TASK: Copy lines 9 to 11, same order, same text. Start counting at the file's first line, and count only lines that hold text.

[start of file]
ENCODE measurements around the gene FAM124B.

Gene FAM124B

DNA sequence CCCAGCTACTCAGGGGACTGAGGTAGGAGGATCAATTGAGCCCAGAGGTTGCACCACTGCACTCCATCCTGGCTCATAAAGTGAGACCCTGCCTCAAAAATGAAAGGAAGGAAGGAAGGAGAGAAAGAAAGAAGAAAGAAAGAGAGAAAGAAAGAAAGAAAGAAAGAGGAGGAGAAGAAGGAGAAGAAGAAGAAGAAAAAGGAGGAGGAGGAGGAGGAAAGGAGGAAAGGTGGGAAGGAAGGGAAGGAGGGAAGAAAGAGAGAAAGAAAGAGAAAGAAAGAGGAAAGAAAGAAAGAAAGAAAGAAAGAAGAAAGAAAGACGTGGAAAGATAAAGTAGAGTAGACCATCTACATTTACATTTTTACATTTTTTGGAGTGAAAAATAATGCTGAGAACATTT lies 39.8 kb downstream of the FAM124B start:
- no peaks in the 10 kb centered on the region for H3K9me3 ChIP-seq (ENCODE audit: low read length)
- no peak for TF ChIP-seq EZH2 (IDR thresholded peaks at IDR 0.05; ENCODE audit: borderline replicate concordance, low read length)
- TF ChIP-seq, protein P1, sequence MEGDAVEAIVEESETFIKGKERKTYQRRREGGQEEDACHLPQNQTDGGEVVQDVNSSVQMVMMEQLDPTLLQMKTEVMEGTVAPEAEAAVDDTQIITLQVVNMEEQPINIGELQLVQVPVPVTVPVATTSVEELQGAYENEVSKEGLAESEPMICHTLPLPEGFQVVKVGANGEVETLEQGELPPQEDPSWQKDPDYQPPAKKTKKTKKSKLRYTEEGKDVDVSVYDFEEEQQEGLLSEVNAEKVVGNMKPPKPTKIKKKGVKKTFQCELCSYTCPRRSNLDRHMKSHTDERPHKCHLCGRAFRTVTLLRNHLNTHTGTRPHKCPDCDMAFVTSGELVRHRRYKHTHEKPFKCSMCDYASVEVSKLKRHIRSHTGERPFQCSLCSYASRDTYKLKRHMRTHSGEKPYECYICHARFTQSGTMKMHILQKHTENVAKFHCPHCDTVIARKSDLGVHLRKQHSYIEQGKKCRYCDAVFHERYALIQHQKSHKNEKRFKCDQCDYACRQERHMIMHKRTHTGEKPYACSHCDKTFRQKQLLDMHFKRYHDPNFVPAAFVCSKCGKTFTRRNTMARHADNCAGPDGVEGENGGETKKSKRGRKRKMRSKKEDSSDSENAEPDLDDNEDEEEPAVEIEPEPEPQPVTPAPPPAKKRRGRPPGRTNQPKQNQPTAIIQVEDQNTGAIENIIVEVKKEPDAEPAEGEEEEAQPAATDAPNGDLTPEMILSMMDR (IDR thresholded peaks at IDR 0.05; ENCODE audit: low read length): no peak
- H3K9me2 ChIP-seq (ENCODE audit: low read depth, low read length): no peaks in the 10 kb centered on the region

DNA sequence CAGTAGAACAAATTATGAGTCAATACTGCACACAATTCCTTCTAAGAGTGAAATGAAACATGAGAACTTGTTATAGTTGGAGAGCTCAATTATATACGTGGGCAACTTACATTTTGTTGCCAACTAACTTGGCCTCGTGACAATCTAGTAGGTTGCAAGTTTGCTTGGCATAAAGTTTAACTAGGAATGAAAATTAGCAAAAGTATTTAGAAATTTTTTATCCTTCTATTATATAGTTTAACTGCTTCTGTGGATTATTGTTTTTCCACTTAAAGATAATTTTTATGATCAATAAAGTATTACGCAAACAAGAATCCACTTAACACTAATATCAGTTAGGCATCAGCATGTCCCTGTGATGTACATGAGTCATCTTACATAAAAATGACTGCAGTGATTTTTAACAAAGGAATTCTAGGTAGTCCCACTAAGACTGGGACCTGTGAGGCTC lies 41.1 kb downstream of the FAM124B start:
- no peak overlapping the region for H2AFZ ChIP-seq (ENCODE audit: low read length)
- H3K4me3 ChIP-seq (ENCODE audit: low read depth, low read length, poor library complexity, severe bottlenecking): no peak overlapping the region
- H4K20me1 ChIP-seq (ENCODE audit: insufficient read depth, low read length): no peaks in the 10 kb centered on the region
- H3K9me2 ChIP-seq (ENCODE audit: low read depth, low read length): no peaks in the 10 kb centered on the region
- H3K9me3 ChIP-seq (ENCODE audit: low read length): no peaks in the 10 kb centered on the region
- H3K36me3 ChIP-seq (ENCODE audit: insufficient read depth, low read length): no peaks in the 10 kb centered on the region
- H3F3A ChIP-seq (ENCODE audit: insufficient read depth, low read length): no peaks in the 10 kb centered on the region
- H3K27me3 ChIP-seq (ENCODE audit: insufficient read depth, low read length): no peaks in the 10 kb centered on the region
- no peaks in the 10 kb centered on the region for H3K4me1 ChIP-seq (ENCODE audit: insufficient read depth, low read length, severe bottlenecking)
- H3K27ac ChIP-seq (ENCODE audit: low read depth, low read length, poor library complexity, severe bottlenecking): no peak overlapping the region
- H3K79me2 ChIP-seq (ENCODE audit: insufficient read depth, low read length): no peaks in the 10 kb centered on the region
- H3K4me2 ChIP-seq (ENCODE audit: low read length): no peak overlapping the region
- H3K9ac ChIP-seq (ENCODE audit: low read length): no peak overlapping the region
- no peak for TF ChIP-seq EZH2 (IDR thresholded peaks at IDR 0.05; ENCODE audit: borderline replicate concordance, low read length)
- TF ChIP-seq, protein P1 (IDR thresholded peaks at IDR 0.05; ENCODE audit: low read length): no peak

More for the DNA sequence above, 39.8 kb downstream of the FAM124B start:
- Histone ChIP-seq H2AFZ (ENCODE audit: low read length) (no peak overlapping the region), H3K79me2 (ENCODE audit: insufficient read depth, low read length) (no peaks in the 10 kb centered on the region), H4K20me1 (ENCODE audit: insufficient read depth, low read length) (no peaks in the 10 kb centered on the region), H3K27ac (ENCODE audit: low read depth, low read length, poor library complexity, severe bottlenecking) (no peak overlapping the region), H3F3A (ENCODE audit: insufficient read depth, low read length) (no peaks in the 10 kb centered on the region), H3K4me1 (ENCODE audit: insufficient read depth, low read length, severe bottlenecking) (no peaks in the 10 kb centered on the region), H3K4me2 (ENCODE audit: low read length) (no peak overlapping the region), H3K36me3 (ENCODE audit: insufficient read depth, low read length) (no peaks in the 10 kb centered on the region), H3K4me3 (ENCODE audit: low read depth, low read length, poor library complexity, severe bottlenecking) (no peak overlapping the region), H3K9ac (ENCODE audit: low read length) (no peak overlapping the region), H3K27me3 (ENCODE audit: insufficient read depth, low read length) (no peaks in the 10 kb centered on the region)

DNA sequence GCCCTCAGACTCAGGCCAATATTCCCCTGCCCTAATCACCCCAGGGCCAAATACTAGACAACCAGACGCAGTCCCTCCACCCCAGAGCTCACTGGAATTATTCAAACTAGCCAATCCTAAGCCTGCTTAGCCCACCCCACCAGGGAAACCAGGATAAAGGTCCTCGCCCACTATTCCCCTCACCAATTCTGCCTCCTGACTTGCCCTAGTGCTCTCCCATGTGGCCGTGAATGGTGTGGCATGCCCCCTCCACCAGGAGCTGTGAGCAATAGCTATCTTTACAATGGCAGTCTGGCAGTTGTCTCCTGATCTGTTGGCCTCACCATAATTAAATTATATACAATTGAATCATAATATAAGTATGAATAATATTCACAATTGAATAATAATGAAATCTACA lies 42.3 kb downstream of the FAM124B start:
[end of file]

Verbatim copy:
- no peak overlapping the region for H2AFZ ChIP-seq (ENCODE audit: low read length)
- H3K4me3 ChIP-seq (ENCODE audit: low read depth, low read length, poor library complexity, severe bottlenecking): no peak overlapping the region
- H4K20me1 ChIP-seq (ENCODE audit: insufficient read depth, low read length): no peaks in the 10 kb centered on the region